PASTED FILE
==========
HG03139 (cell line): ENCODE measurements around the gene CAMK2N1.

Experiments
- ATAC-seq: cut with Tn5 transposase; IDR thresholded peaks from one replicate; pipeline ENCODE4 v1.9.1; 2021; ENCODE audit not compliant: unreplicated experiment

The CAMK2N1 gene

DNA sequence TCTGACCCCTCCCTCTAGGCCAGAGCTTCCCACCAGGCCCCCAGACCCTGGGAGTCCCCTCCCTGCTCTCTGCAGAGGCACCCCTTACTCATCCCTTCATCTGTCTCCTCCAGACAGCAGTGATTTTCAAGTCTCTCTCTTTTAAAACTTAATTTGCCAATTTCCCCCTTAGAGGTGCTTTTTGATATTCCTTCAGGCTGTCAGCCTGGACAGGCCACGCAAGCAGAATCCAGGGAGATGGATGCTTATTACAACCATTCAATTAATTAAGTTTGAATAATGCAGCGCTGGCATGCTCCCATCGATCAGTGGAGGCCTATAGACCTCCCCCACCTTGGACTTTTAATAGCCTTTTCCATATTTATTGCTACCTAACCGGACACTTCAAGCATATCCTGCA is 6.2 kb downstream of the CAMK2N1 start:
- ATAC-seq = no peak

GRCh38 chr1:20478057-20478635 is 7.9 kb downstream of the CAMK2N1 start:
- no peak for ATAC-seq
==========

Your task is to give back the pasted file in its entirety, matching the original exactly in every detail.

HG03139 (cell line): ENCODE measurements around the gene CAMK2N1.

Experiments
- ATAC-seq: cut with Tn5 transposase; IDR thresholded peaks from one replicate; pipeline ENCODE4 v1.9.1; 2021; ENCODE audit not compliant: unreplicated experiment

The CAMK2N1 gene

DNA sequence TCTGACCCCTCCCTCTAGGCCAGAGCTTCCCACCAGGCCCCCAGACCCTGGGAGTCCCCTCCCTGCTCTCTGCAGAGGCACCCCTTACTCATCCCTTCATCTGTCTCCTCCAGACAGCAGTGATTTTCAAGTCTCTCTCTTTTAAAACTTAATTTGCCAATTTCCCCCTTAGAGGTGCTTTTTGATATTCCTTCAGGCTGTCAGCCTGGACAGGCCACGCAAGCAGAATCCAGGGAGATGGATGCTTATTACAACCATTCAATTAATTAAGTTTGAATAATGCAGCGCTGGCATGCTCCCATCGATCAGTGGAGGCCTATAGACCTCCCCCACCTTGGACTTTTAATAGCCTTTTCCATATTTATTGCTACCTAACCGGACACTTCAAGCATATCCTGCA is 6.2 kb downstream of the CAMK2N1 start:
- ATAC-seq = no peak

GRCh38 chr1:20478057-20478635 is 7.9 kb downstream of the CAMK2N1 start:
- no peak for ATAC-seq